“The first time I went into Roy’s trading post after his death, I cried,” Bins says. “The beautiful things Roy had stocked were gone. I don’t blame Agnes and Jeanette, who were doing the best they could, but they didn’t have Roy’s knowledge. They’d hired marketing people, who advised them to sell inexpensive ‘kitsch.’ Indian items from Japan, China, and even the Cherokee – play hatchets and bows and arrows. It was what was expected and accepted at the time. I am thankful this is changing, and there is more respect for the true art work of Indian people.”

Coleen is a great-great-granddaughter of Solomon Skenandore, a sub-chief of the first Oneidas to come to this area, and a great-granddaughter of Josiah Powless, the first Native American doctor killed in World War I. Along with other family members, she attended the dedication in 2002 of a guest house at Fort Sam Houston in his honor.

She attended the Institute of American Art in Santa Fe, New Mexico, and did graduate work in Rochester, New York. When the Turtle School (the symbol of Mother Earth to the Oneidas) opened on the Oneida Reservation near Green Bay in 1994, Coleen joined the faculty. She especially approves of the curriculum that combines the Three Rs with classes in the Oneida language, music and other traditional elements of the tribe’s culture.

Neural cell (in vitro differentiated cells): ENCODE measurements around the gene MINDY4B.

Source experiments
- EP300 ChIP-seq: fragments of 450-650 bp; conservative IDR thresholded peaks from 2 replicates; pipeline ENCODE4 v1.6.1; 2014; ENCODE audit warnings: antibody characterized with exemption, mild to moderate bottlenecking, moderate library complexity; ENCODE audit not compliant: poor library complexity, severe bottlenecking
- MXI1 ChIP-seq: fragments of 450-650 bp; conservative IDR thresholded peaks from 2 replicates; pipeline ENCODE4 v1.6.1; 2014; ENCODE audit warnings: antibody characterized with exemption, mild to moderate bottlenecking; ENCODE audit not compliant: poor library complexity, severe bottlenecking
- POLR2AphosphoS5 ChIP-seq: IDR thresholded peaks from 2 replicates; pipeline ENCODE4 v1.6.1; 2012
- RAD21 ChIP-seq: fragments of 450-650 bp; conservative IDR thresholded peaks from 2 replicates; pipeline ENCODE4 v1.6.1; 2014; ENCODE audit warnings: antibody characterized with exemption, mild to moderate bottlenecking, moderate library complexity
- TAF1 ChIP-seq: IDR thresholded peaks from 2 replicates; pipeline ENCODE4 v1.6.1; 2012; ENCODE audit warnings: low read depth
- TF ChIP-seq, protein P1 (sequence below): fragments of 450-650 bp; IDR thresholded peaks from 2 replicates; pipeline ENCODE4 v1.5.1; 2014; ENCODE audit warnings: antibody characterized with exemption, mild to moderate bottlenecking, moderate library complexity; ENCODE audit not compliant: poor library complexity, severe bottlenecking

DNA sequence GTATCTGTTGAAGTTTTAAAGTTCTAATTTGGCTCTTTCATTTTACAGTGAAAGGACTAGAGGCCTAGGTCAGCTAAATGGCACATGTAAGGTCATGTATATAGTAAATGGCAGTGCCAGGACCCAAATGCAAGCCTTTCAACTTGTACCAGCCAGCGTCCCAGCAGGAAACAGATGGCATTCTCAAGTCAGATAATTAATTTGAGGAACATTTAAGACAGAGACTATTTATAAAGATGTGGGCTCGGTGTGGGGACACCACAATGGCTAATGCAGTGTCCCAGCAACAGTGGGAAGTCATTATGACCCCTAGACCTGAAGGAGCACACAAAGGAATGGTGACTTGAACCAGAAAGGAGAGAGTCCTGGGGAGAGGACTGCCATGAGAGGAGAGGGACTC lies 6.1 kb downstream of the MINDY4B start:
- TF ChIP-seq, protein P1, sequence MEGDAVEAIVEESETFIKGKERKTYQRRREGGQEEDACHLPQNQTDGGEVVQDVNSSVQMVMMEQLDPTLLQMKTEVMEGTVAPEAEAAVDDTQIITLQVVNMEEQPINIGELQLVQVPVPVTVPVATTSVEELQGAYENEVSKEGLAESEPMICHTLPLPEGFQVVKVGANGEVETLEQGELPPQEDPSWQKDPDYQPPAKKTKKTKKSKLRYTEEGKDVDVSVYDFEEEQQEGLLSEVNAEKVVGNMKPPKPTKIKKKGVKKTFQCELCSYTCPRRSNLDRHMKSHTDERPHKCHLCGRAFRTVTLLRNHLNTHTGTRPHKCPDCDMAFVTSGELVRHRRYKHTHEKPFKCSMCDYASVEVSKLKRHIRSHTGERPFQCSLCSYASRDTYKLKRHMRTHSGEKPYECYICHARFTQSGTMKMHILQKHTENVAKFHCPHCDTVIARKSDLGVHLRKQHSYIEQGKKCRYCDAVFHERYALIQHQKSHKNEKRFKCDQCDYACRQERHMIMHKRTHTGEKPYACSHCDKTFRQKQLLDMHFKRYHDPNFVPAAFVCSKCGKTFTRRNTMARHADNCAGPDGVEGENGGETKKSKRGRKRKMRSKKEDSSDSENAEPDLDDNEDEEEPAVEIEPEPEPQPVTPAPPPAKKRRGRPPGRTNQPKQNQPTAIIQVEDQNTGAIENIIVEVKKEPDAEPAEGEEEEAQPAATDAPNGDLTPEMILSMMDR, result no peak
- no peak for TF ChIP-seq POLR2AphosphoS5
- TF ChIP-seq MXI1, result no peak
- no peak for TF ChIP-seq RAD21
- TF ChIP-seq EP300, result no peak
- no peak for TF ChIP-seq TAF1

In 1997, Coleen bought the Chief Oshkosh Trading Post, which had stood empty for several years, and changed the name to Chief Oshkosh Native American Arts. Coleen stocks exquisite, authentic Indian art from Wisconsin and across the country.

Photo by Len Villano.

Like Chief Oshkosh, she is a traditionalist, proud of Native American history and traditions and dedicated to helping others understand and appreciate them. She believes strongly, for example, that all peoples originally lived in harmony with nature and felt it was their responsibility to protect the environment. She believes it is the destiny of Native Americans to lead others back to that way of life. Coming from a tradition of caring for one another’s needs, it is hard for her to understand a culture that turns sick people away from health care facilities because they have no insurance.